Monday, September 26, 2011

Union Action Against Freight and Passenger Vessels and Ports

Poorly Regulated Operators Targeted in Safety and Fair Treatment Campaign
Shipping News Feature

ASIA – This week sees a further extension to the campaign by transport, maritime and dock unions protesting against the neglect of safety standards often found on freight and passenger vessels sailing under flags of convenience and ports which handle cargo in a dangerous or unregulated fashion. From today (26th September) until the end of the week there will be action by the unions at major ports in Japan, Korea, Taiwan and Russia. Staggered weeks of action are being held in India and Sri Lanka in September, November and December, with inspections taking place this week in Cochin, Chennai, Colombo and Tuticorin.

Leading the campaign is the International Transport Workers Federation (ITF) and the current action, the third so far this year, will focus on the condition and provision of lifesaving and cargo- related equipment, as well as on crew terms and conditions. The current campaign follows on from ITF successes in India and Sri Lanka last year.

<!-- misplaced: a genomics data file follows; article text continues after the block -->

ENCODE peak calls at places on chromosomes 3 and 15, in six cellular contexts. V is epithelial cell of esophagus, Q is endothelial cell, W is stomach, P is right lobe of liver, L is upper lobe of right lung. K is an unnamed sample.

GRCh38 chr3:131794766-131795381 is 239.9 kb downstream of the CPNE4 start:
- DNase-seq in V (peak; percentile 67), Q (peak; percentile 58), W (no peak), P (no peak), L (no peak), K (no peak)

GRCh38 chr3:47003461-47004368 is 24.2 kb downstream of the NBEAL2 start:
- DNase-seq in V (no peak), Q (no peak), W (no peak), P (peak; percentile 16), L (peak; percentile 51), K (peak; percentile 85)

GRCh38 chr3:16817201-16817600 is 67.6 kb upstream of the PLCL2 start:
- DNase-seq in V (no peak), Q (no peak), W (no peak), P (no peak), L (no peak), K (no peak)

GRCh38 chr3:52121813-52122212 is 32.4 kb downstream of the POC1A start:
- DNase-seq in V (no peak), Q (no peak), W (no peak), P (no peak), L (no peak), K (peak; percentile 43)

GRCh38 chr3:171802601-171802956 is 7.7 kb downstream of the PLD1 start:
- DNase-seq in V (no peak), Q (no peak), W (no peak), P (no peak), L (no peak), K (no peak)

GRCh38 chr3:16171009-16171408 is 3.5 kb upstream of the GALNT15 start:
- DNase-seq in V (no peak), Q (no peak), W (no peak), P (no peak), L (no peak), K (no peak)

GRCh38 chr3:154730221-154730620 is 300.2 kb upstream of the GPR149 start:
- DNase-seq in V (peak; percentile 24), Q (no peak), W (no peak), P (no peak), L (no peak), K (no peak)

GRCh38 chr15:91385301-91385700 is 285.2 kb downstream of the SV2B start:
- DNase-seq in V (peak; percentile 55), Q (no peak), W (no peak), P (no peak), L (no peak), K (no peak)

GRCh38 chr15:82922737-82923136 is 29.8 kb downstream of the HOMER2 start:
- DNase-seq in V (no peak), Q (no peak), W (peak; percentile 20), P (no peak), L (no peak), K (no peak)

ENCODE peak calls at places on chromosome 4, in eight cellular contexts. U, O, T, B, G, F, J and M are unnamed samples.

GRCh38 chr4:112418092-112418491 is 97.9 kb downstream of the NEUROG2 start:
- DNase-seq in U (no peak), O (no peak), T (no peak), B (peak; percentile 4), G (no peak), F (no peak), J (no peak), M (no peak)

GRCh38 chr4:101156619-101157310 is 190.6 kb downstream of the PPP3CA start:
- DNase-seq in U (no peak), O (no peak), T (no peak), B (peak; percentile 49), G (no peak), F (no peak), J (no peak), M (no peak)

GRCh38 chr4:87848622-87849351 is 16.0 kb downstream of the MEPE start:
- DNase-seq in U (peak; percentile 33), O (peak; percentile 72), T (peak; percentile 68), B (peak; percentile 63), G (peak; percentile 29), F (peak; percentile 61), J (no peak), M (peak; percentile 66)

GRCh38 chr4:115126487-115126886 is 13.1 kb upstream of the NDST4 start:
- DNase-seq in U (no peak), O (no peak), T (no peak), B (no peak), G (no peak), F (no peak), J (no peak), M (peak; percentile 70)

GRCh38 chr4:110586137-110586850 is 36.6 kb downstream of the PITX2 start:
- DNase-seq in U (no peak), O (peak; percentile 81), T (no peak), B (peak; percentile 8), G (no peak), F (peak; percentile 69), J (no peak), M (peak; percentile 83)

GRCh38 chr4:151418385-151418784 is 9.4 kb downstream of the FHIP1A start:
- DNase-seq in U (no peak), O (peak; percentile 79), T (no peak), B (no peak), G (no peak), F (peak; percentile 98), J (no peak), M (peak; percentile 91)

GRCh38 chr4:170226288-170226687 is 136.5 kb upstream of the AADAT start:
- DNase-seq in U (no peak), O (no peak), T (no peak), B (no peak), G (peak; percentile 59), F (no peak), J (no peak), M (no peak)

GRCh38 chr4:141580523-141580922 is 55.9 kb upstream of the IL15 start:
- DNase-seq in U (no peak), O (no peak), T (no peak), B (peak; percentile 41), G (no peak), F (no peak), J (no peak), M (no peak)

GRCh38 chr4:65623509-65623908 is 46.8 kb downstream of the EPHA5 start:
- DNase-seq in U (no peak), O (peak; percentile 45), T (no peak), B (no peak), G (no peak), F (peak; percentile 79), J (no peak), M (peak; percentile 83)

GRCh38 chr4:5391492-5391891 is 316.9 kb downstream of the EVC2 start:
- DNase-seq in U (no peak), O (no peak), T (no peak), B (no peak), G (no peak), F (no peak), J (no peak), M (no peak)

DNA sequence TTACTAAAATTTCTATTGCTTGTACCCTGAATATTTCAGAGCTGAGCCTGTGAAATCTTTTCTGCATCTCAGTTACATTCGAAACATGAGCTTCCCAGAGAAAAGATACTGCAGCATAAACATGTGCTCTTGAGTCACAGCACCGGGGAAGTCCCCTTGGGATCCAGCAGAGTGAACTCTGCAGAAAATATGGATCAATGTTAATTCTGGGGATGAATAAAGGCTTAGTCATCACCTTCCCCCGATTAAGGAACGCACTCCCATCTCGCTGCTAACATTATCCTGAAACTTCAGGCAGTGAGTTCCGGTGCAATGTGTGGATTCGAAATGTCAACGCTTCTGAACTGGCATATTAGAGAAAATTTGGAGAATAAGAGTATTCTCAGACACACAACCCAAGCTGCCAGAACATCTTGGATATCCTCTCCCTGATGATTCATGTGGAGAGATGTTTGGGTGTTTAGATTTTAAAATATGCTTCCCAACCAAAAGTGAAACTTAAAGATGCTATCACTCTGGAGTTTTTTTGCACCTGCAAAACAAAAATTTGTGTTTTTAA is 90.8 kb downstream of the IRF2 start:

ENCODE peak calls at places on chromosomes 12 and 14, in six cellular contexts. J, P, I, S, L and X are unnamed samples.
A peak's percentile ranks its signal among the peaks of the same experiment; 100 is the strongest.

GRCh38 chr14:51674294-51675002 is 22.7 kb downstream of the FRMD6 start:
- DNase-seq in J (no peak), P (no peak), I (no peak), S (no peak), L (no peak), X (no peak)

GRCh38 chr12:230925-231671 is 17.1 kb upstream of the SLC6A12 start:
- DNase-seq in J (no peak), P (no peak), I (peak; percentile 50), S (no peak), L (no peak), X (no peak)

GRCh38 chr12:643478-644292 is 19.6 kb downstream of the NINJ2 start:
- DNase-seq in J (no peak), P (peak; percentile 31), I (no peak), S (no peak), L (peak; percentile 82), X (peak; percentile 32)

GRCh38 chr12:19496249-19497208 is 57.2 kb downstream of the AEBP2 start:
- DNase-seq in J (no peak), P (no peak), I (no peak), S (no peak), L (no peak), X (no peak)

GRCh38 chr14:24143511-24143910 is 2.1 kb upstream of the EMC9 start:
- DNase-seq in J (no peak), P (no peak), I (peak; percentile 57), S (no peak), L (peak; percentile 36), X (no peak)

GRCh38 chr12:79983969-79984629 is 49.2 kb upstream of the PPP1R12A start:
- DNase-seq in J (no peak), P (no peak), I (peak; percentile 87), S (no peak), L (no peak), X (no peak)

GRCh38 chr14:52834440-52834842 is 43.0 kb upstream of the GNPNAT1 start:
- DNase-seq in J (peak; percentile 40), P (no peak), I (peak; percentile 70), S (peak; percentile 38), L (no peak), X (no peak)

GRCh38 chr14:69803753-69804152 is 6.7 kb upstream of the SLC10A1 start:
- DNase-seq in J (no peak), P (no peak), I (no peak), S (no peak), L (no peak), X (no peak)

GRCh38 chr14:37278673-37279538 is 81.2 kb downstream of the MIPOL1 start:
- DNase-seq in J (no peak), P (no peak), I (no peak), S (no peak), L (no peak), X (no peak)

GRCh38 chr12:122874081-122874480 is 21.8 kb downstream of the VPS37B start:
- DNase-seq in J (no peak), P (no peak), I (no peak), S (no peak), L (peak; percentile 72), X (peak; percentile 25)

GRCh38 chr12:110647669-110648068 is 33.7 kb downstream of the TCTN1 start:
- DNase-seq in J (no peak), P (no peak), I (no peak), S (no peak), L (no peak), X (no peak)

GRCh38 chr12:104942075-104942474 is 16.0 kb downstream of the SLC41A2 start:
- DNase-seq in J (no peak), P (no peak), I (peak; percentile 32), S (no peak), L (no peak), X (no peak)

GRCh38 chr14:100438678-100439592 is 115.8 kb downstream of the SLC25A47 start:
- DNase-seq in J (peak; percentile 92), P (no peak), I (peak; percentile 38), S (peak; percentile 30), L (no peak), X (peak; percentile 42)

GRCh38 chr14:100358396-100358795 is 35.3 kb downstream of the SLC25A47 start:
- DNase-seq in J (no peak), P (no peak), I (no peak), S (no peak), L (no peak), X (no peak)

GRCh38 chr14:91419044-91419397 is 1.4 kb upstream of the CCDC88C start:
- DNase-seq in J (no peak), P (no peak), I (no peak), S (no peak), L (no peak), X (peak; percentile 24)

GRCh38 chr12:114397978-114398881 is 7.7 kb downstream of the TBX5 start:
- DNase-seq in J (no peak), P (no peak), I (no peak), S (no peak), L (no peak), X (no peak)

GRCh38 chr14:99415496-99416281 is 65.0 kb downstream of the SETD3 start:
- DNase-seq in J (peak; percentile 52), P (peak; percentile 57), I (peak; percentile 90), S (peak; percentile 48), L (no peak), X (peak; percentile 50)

In Japan, checks will now be made at the port of Mishima-Kawanoe following reports of injuries, particularly among casual workers working long shifts there. Trade unionists will rally outside the premises of shipowner Kotoku Kaiun, which has refused to sign ITF agreements, as well as in front of the head office of Dowa Line in Tokyo.

In Korea, activities will take place at the ports of Pusan, Incheon and Ulsan, followed by rallies at Pohang, Pusan and Incheon in support of the ILWU union’s struggle to represent workers at the Port of Longview, which is part owned by Korean company STX. In the Russian Far East, Vladivostok, Nakhodka and Vostochniy will be the ports which are targeted.

The ITF campaign was stimulated in May when a US coastguard report criticised the lack of attention to standards concerned in the Deepwater Horizon tragedy. The deepwater rig, whilst operating in US waters, was registered under a flag of convenience, the Marshall Islands and the ITF also made the link at the time with the huge increase in piracy which makes less well regulated vessels an easy target for the raiders as they see safety and general operating standards across the board as slacker than is acceptable.

Photo: Nothing new under the Sun – Glasgow dockers striking in 1889.